This seems like a simple Pivot Table to learn with. I would like to do a count of unique values for a particular value I'm grouping on.

For instance, I have this:

```
ABC 123
ABC 123
ABC 123
DEF 456
DEF 567
DEF 456
DEF 456
```

What I want is a pivot table that shows me this:

```
ABC 1
DEF 2
```

The simple pivot table that I create just gives me this (a count of how many rows):

```
ABC 3
DEF 4
```

But I want the number of unique values instead.

What I'm really trying to do is find out which values in the first column don't have the same value in the second column for all rows. In other words, "ABC" is "good", "DEF" is "bad"

I'm sure there is an easier way to do it but thought I'd give pivot table a try...

Insert a 3rd column and in Cell

`C2`

paste this formulaand copy it down. Now create your pivot based on 1st and 3rd column. See snapshot

UPDATE: You can do this now automatically with Excel 2013. I've created this as a new answer because my previous answer actually solves a slightly different problem.

If you have that version, then select your data to create a pivot table, and when you create your table, make sure the option 'Add this data to the Data Model' tickbox is check (see below).

Then, when your pivot table opens, create your rows, columns and values normally. Then click the field you want to calculate the distinct count of and edit the Field Value Settings:

Finally, scroll down to the very last option and choose 'Distinct Count.'

This should update your pivot table values to show the data you're looking for.

I'd like to throw an additional option into the mix that doesn't require a formula but might be helpful if you need to count unique values within the set across two different columns. Using the original example, I didn't have:

and want it to appear as:

But something more like:

and wanted it to appear as:

I found the best way to get my data into this format and then be able to manipulate it further was to use the following:

Once you select 'Running total in' then choose the header for the secondary data set (in this case it would be the header or column title of the data set that includes 123, 456 and 567). This will give you a max value with the total count of items in that set, within your primary data set.

I then copied this data, pasted it as values, then put it in another pivot table to manipulate it more easily.

FYI, I had about a quarter million rows of data so this worked a lot better than some of the formula approaches, especially ones that try to compare across two columns/data sets because it kept crashing the application.

I found the easiest approach is to use the

`Distinct Count`

option under`Value Field Settings`

(leftclick the field in the`Values`

pane). The option for`Distinct Count`

is at the very bottom of the list.Here are the before (TOP; normal

`Count`

) and after (BOTTOM;`Distinct Count`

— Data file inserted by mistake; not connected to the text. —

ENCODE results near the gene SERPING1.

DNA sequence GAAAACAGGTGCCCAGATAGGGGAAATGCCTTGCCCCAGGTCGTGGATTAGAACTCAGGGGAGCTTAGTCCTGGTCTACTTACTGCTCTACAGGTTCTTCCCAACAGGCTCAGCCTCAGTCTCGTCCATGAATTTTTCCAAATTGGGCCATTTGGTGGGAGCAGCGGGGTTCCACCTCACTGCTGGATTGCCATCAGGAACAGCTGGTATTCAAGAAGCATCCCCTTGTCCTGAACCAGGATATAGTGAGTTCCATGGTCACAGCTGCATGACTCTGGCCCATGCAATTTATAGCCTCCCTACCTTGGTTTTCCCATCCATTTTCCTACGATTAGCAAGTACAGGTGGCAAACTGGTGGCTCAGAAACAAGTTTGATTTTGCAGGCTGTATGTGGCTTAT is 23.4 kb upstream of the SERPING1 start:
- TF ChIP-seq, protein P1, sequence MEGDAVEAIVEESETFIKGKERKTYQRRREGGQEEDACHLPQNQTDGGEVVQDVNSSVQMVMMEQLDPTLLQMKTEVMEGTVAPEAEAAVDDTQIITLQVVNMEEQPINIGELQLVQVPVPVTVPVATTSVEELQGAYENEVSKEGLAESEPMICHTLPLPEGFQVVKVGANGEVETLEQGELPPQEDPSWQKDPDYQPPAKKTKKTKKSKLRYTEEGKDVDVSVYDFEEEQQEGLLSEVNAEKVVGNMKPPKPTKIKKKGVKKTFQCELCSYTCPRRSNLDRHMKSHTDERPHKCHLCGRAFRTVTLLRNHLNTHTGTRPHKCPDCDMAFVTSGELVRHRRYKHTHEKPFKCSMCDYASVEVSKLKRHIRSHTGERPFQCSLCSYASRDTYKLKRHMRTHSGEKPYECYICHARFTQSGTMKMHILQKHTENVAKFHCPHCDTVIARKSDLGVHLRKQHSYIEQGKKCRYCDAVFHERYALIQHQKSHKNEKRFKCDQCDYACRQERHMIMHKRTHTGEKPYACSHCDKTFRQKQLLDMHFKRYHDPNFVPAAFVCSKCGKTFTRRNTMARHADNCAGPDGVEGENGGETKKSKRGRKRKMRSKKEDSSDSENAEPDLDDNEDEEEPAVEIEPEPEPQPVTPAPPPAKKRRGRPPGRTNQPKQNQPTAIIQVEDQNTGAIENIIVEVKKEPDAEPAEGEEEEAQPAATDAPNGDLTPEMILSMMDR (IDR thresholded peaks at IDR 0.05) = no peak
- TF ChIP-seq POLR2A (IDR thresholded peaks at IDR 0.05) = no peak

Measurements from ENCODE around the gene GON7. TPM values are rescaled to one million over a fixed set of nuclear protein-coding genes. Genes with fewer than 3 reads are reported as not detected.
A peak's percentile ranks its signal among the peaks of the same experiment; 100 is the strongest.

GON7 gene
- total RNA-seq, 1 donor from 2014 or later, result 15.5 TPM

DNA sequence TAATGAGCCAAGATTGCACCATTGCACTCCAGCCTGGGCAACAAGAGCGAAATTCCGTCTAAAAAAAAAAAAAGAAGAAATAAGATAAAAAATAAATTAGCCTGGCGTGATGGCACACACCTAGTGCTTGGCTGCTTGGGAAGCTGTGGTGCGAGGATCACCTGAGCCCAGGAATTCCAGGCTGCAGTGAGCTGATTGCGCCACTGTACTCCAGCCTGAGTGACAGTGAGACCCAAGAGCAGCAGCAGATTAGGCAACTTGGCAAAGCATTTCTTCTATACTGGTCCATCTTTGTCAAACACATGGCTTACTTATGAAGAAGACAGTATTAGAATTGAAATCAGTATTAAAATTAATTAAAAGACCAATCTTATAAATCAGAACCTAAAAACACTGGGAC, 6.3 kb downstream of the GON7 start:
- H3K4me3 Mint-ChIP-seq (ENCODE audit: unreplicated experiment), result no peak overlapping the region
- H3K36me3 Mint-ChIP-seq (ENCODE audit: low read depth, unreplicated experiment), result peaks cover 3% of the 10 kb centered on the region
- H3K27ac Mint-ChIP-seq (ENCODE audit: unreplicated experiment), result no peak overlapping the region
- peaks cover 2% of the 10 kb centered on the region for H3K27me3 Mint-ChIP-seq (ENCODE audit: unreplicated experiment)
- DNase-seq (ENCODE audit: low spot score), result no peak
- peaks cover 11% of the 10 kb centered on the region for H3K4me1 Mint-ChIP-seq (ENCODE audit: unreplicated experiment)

)See Debra Dalgleish's Count Unique Items

It is not necessary for the table to be sorted for the following formula to return a 1 for each unique value present.

assuming the table range for the data presented in the question is A1:B7 enter the following formula in Cell C1:

Copy that formula to all rows and the last row will contain:

This results in a 1 being returned the first time a record is found and 0 for all times afterwards.

Simply sum the column in your pivot table

My approach to this problem was a little different than what I see here, so I'll share.

Note:I would like to include images to make this even easier to understand but cant because this is my first post ;)Siddharth's answer is terrific.

However, this technique can hit trouble when working with a large set of data (my computer froze up on 50,000 rows). Some less processor-intensive methods:Single uniqueness checkUse a formula that looks at less data

Multiple uniqueness checksIf you need to check uniqueness in different columns, you can't rely on two sorts.

Instead,

Add formula covering the maximum number of records for each grouping. If ABC might have 50 rows, the formula will be

Excel 2013 can do Count distinct in pivots. If no access to 2013, and it's a smaller amount of data, I make two copies of the raw data, and in copy b, select both columns and remove duplicates. Then make the pivot and count your column b.

You can use COUNTIFS for multiple criteria,

=1/COUNTIFS(A:A,A2,B:B,B2) and then drag down. You can put as many criteria as you want in there, but it tends to take a lot of time to process.

Step 1.Add a columnStep 2.Use the formula =`IF(COUNTIF(C2:$C$2410,C2)>1,0,1)`

in 1st recordStep 3.Drag it to all the recordsStep 4.Filter '1' in the column with formulaYou can make an additional column to store the uniqueness, then sum

thatup in your pivot table.What I mean is, cell

`C1`

should always be`1`

. Cell`C2`

should contain the formula`=IF(COUNTIF($A$1:$A1,$A2)*COUNTIF($B$1:$B1,$B2)>0,0,1)`

. Copy this formula down so cell`C3`

would contain`=IF(COUNTIF($A$1:$A2,$A3)*COUNTIF($B$1:$B2,$B3)>0,0,1)`

and so on.If you have a header cell, you'll want to move these all down a row and your

`C3`

formula should be`=IF(COUNTIF($A$2:$A2,$A3)*COUNTIF($B$2:$B2,$B3)>0,0,1)`

.If you have the data sorted.. i suggest using the following formula

This is faster as it uses less cells to calculate.

I usually sort the data by the field I need to do the distinct count of then use IF(A2=A1,0,1); you get then get a 1 in the top row of each group of IDs. Simple and doesn't take any time to calculate on large datasets.

You can use for helper column also

`VLOOKUP`

. I tested and looks little bit faster than`COUNTIF`

.If you are using header and data are starting in cell

`A2`

, then in any cell in row use this formula and copy in all other cells in the same column:I found an easier way of doing this. Referring to Siddarth Rout's example, if I want to count unique values in column A: